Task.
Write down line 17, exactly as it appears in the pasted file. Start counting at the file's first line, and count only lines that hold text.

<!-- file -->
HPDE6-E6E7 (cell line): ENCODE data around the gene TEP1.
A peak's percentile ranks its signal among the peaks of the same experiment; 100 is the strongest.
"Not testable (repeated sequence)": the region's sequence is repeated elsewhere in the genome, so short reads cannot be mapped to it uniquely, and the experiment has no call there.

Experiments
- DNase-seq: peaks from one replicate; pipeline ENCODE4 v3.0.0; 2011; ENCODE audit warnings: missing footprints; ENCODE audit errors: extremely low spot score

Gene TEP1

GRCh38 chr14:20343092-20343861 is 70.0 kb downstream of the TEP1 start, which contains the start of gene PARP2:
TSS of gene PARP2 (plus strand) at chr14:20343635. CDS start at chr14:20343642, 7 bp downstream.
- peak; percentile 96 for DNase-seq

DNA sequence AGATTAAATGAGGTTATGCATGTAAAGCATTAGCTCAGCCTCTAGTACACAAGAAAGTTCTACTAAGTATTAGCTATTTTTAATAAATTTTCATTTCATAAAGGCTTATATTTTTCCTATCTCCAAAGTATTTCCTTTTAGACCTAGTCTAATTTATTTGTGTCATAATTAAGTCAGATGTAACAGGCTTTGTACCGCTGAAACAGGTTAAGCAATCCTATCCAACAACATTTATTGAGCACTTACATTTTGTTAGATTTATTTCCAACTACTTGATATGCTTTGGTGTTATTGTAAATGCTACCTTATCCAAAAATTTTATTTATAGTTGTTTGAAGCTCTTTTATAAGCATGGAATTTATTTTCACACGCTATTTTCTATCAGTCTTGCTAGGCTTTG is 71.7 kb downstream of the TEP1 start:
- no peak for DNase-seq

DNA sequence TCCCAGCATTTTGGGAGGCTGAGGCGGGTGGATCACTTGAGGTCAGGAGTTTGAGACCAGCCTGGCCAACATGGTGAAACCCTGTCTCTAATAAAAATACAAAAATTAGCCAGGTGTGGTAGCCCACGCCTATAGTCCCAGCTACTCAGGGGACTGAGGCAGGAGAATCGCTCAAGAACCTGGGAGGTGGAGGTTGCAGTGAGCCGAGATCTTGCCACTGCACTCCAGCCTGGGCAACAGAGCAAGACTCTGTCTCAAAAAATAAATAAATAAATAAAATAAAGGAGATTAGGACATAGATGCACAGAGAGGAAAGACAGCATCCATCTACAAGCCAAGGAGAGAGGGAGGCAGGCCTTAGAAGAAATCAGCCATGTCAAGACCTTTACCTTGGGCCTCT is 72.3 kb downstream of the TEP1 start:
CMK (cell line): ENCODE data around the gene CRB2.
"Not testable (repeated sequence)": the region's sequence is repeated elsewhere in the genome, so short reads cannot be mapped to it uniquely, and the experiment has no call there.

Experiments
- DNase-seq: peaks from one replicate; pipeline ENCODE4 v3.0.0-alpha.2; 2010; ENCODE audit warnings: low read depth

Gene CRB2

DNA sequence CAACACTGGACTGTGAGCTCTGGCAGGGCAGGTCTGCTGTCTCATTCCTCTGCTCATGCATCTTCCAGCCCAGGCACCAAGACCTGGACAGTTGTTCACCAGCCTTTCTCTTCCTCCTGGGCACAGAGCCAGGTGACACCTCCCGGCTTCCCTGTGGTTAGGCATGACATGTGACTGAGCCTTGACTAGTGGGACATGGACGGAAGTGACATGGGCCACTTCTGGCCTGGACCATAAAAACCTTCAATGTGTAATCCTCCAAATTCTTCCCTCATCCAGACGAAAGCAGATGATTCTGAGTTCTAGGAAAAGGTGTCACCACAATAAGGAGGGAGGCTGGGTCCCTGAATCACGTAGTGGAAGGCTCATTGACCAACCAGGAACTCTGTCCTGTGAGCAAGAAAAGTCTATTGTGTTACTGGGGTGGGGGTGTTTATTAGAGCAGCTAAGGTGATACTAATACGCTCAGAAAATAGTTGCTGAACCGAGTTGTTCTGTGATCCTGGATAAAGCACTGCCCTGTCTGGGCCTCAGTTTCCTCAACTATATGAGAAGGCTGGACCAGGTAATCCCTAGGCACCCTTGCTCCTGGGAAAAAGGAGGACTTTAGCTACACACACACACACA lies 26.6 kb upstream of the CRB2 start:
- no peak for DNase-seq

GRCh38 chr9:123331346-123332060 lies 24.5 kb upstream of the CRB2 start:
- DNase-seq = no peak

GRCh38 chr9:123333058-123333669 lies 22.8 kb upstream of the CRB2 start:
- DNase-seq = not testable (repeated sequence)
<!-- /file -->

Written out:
Gene CRB2